Coal News: New Zealand mine owner won't retrieve 29 killed

By Nick Perry, Associated Press

In this Nov. 30, 2010 file photo, flames burn from a ventilation shaft above the Pike River mine which has fatally trapped 29 miners and contractors in Greymouth, New Zealand. The owners of a New Zealand coal mine where the bodies of 29 workers remain entombed after a methane-fueled explosion four years ago said Thursday, Nov. 6, 2014 they won't go back into the mine because it remains too dangerous. (AP Photo/NZPA, Iain McGregor, File)

WELLINGTON, New Zealand (AP) — The owners of a New Zealand coal mine where the bodies of 29 workers remain entombed after a methane-fueled explosion four years ago said Thursday they won't go back into the mine because it remains too dangerous.

The announcement by state-owned company Solid Energy dashed the hopes of those who had sought to recover the remains of their loved ones from the Pike River mine, located on the South Island.

Solid Energy Board Chairwoman Pip Dunphy said in a statement the company was unable to come up with a safe re-entry plan.

"We know this decision will be very disappointing to the family members and friends of the men who died in the mine," she said. "However, any further loss of life in this mine is unacceptable and any possibility of other families having to go through what the Pike families have suffered is not something our board can support."

Dunphy said risks included the possibility of the roof collapsing due to fire damage and difficulties managing gas levels and ventilation.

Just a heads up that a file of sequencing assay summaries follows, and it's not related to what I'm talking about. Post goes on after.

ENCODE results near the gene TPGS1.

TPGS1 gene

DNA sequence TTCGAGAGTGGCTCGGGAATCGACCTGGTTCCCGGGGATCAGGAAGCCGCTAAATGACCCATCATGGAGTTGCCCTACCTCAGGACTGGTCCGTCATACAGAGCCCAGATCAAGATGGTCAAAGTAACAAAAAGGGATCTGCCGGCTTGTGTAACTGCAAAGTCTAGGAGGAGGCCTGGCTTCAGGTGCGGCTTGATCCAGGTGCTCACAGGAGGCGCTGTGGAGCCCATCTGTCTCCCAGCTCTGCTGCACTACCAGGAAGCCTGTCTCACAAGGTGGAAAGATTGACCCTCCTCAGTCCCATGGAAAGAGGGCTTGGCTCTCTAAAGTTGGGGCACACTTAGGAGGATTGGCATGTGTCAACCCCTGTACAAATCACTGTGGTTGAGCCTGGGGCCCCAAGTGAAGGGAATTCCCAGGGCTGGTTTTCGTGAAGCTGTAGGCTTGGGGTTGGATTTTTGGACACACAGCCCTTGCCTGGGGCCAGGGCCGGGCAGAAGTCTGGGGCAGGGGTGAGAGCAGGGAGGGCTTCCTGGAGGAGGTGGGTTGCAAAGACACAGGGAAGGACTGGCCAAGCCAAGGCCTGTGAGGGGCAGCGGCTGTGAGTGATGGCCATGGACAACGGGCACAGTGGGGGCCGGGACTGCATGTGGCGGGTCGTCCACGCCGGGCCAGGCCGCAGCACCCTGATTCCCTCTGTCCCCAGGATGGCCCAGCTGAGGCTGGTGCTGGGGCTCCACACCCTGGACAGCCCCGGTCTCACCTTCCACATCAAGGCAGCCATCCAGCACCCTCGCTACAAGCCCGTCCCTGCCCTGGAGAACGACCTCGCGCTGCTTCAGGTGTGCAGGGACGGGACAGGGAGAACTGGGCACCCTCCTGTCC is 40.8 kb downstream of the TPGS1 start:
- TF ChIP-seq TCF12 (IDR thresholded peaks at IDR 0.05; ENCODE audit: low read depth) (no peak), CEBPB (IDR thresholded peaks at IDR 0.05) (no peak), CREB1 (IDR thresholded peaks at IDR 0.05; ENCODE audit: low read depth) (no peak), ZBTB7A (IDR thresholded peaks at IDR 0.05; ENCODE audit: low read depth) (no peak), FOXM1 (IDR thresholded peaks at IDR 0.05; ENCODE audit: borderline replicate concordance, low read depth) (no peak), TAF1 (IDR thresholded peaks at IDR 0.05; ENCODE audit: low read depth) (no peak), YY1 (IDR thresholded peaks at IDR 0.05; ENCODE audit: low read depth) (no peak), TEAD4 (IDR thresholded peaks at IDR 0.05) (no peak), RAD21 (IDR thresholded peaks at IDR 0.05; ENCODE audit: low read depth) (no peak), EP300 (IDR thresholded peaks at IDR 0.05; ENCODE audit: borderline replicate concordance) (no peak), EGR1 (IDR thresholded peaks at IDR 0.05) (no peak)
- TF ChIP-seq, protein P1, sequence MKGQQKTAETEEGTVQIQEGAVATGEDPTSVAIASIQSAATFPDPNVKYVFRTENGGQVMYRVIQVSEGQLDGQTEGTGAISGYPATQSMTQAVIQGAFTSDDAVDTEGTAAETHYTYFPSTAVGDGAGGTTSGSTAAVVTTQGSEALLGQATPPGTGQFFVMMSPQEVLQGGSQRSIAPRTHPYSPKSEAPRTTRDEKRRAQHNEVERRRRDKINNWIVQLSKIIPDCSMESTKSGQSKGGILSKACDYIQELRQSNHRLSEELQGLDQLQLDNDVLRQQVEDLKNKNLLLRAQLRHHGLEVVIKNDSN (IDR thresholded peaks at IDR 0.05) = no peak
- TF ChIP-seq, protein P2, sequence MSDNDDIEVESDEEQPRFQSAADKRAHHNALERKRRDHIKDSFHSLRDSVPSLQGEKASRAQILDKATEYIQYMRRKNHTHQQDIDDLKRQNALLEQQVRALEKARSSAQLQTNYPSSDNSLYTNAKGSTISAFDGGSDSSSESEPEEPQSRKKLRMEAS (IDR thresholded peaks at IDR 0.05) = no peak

Bernie Monk, whose 23-year-old son Michael died in the accident, said that expert advice gathered by the victims' families indicated the mine could be re-entered safely. Nevertheless, he said, it was time to move on rather than spending months more debating the issue.

"Reluctantly, some of us, like me, have succumbed to the realization that the men will have to stay there and that's their burial ground," Monk said.

Solid Energy also announced it was relinquishing its Pike River mining permit, which will revert to government ownership. That means the company won't seek to extract any more coal from the mine.

Monk said the families have asked the government to turn the site into a memorial and a health and safety training area.

At the time of the accident, the mine was owned by the Pike River Coal company, which later went bankrupt. A government investigation found Pike River Coal ignored 21 warnings that methane gas had accumulated to explosive levels in the mine.

The company was convicted of nine health and safety violations, while charges against the company's former boss were dropped last year.

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